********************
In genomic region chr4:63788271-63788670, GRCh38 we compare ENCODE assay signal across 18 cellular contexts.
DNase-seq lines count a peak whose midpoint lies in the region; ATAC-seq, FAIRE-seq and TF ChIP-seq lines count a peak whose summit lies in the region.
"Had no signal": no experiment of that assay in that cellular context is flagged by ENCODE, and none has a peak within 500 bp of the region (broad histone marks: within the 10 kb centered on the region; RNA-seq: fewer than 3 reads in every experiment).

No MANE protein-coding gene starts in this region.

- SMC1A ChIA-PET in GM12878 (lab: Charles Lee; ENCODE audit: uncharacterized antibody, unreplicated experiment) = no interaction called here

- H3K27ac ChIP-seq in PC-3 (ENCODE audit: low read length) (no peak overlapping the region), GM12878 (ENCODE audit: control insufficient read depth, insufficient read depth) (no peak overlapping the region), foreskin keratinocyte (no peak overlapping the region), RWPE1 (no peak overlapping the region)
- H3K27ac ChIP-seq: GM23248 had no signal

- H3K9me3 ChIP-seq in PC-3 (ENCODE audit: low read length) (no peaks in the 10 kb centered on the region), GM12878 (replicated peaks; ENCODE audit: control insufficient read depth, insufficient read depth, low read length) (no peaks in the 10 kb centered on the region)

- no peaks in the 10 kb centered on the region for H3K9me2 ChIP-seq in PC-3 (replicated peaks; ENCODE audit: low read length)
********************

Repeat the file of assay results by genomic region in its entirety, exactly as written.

In genomic region chr4:63788271-63788670, GRCh38 we compare ENCODE assay signal across 18 cellular contexts.
DNase-seq lines count a peak whose midpoint lies in the region; ATAC-seq, FAIRE-seq and TF ChIP-seq lines count a peak whose summit lies in the region.
"Had no signal": no experiment of that assay in that cellular context is flagged by ENCODE, and none has a peak within 500 bp of the region (broad histone marks: within the 10 kb centered on the region; RNA-seq: fewer than 3 reads in every experiment).

No MANE protein-coding gene starts in this region.

- SMC1A ChIA-PET in GM12878 (lab: Charles Lee; ENCODE audit: uncharacterized antibody, unreplicated experiment) = no interaction called here

- H3K27ac ChIP-seq in PC-3 (ENCODE audit: low read length) (no peak overlapping the region), GM12878 (ENCODE audit: control insufficient read depth, insufficient read depth) (no peak overlapping the region), foreskin keratinocyte (no peak overlapping the region), RWPE1 (no peak overlapping the region)
- H3K27ac ChIP-seq: GM23248 had no signal

- H3K9me3 ChIP-seq in PC-3 (ENCODE audit: low read length) (no peaks in the 10 kb centered on the region), GM12878 (replicated peaks; ENCODE audit: control insufficient read depth, insufficient read depth, low read length) (no peaks in the 10 kb centered on the region)

- no peaks in the 10 kb centered on the region for H3K9me2 ChIP-seq in PC-3 (replicated peaks; ENCODE audit: low read length)